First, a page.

You can only decrease your spending so much. If you’ve whittled down your budget and are still living paycheck to paycheck, your problem is probably due to not bringing in enough income.

Following up on Sincero’s inspirational bestseller, “You Are a Badass,” “You Are a Badass at Making Money”  focuses on how to dump limiting beliefs about wealth building and create an influx of income.

14. “The Psychology of Money” by Morgan Housel

Mastering money is more than just a numbers game. Your emotions, mindsets and habits have a big influence over your financial life. It requires having the right mindset about money.

In “The Psychology of Money,” Housel shines a light on the way people think about money.

15. “Why Didn’t They Teach Me This in School?” by Cary Siegel

Many of us struggle with personal finance matters because we never received any formal education on the topic.

If you can relate, check out “Why Didn’t They Teach Me This in School?” Siegel covers 99 money principles everyone should know.

Broke Millennial by Erin Lowry is photographed against a brown table next to a pair of glasses and a yellow highlighter.
“Broke Millennial Talks Money” offers ways to talk to your significant other, your boss, your coworkers and your friends about money. Chris Zuppa/The Penny Hoarder

16. “Broke Millennial Talks Money” by Erin Lowry

Our relationship with others tends to affect our finances — whether that’s shelling out hundreds to be a bridesmaid for your best friend or financially supporting your parents in their old age.

Broke Millennial Talks Money” aims to help people navigate the sometimes awkward money conversations you’ll have with people in your life. The book is broken up into four parts: talking about money at work, talking about money with friends, talking about money with family and talking about money with your romantic partner.

17. “The One-Page Financial Plan” by Carl Richards

Transforming your financial life doesn’t have to be complicated. Learn to simplify your approach with “The One-Page Financial Plan.”

Richards, a Certified Financial Planner and New York Times columnist, shows you how to reduce the complexity of  financial topics and create a simple financial plan that focuses on your priorities.

18. “Everyday Millionaires” by Chris Hogan

Ever wonder how millionaires built their wealth?

In “Everyday Millionaires,” Hogan shares lessons gleaned from a study of 10,000 millionaires. This book will help you create a blueprint for increasing your net worth.

19. “Stacked: Your Super Serious Guide to Modern Money Management” by Joe Saul-Sehy and Emily Guy Birken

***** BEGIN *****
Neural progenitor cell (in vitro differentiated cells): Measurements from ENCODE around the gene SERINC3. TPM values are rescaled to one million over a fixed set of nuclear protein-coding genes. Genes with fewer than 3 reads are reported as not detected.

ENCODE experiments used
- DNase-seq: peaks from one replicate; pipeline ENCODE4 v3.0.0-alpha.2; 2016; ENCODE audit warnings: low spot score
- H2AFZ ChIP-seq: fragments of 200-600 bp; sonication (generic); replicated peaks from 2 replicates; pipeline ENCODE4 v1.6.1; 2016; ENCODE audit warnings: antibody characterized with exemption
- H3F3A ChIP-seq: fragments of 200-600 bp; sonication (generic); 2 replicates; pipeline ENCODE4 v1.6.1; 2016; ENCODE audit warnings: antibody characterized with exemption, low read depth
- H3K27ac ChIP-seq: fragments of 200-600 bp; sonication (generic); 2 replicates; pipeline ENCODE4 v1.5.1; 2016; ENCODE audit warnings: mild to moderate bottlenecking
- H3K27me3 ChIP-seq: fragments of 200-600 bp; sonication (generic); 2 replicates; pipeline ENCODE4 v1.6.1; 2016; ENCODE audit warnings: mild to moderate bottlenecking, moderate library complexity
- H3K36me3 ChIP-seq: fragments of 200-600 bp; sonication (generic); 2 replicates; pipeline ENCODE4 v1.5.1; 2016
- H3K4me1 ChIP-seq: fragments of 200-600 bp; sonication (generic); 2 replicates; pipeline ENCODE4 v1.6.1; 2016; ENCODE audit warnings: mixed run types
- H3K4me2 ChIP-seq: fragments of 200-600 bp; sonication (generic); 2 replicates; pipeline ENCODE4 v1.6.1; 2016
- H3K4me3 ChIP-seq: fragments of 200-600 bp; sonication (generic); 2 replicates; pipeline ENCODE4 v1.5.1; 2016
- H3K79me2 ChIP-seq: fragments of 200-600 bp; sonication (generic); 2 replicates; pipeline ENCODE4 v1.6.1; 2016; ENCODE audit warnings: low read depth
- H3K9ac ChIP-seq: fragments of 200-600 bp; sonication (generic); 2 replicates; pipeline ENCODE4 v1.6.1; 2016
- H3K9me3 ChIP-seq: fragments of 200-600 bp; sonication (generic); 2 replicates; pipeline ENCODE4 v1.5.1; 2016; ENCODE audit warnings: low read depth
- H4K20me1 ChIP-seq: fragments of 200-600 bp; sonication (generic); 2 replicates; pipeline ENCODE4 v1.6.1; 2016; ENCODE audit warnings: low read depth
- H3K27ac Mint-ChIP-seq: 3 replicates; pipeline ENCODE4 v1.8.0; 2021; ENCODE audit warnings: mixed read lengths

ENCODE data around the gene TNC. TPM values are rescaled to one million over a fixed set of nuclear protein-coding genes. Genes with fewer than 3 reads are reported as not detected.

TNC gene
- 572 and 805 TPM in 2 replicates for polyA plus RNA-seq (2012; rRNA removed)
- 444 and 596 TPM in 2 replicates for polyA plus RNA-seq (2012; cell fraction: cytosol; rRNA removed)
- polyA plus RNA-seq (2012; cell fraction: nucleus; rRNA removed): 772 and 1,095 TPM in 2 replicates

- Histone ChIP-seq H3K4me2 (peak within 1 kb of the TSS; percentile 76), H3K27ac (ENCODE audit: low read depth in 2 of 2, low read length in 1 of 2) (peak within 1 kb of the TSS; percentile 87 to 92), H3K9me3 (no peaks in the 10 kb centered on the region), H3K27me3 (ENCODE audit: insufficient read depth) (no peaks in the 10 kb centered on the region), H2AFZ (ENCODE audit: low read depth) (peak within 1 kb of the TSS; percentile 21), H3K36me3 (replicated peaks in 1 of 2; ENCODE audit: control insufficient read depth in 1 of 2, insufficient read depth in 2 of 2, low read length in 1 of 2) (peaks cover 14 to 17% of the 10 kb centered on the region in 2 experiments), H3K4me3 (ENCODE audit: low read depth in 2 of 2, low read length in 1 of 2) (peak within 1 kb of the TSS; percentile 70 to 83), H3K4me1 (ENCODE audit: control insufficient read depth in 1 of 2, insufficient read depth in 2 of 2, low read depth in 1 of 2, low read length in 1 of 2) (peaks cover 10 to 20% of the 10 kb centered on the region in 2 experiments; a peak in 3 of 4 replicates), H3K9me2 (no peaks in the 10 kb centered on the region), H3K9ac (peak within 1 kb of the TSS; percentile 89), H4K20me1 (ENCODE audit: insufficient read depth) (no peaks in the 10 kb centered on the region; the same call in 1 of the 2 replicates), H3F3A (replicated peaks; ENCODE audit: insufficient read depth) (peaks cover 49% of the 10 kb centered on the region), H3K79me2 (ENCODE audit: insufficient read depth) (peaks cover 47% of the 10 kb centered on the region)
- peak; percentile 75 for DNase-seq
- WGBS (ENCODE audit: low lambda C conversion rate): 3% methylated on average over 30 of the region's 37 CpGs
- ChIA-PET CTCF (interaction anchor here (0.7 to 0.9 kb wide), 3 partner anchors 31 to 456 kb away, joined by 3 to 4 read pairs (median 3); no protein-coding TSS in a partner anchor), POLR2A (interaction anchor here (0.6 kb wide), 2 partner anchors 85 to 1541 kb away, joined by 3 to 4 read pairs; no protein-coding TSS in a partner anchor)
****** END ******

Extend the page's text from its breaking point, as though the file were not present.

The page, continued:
Don’t be fooled by the name of this book. This “super serious guide” is full of humor and relatability while teaching you how to budget, invest and figure out insurance.

Fans of the Stacking Benjamins podcast will enjoy “Stacked” as it’s co-authored by one of the podcast’s hosts.

20. “Happy Money” by Ken Honda

Money is often a source of stress for many people, but it doesn’t have to be.

Happy Money” takes a Japanese perspective to teach people to find peace in their financial lives.

21. “Get a Financial Life” by Beth Kobliner

This book is geared for folks in their 20s and 30s struggling to get a grip on all the money-related stressors thrown at them.

Get a Financial Life” covers topics like managing student loans, paying off credit card debt, buying your first home and much more. This book was first published in 1996, but its updated fourth edition was released in 2017.

The cover of Kumiko Love's book,
Love said you’ll be more successful creating your own plan for your money rather than following a “one-size-fits-all” approach to personal finance. This is a cover of her book, “My Money My Way.” Photo courtesy of Daniel Cochran

22. “My Money My Way” by Kumiko Love

Personal finance is, well, personal. That means there’s no cookie-cutter, one-size-fits-all solution to managing money.

In “My Money My Way,” Love (an Accredited Financial Counselor who is also known as The Budget Mom) helps people reach financial fulfillment by addressing their emotions around spending, and adjusting money mindsets that are holding them back.

Here’s what Love shared with The Penny Hoarder about the path to reaching financial fulfillment.

23. “Financial Freedom” by Grant Sabatier

Sabatier, creator of Millennial Money, illuminates the path to financial independence in his book “Financial Freedom.”

Having reached financial independence by age 30, Sabatier tells others how to determine how much money they need to quit their 9 to 5 and how to invest and build the habits required to reach that goal.

24. “Work Optional” by Tanja Hester

If you’re discouraged over the thought of working for decades to reach retirement, check out “Work Optional.”

Hester focuses on how to retire early without having to pinch pennies — even if you don’t live in a dual-income, no kids household.

Nicole Dow is a senior writer at The Penny Hoarder.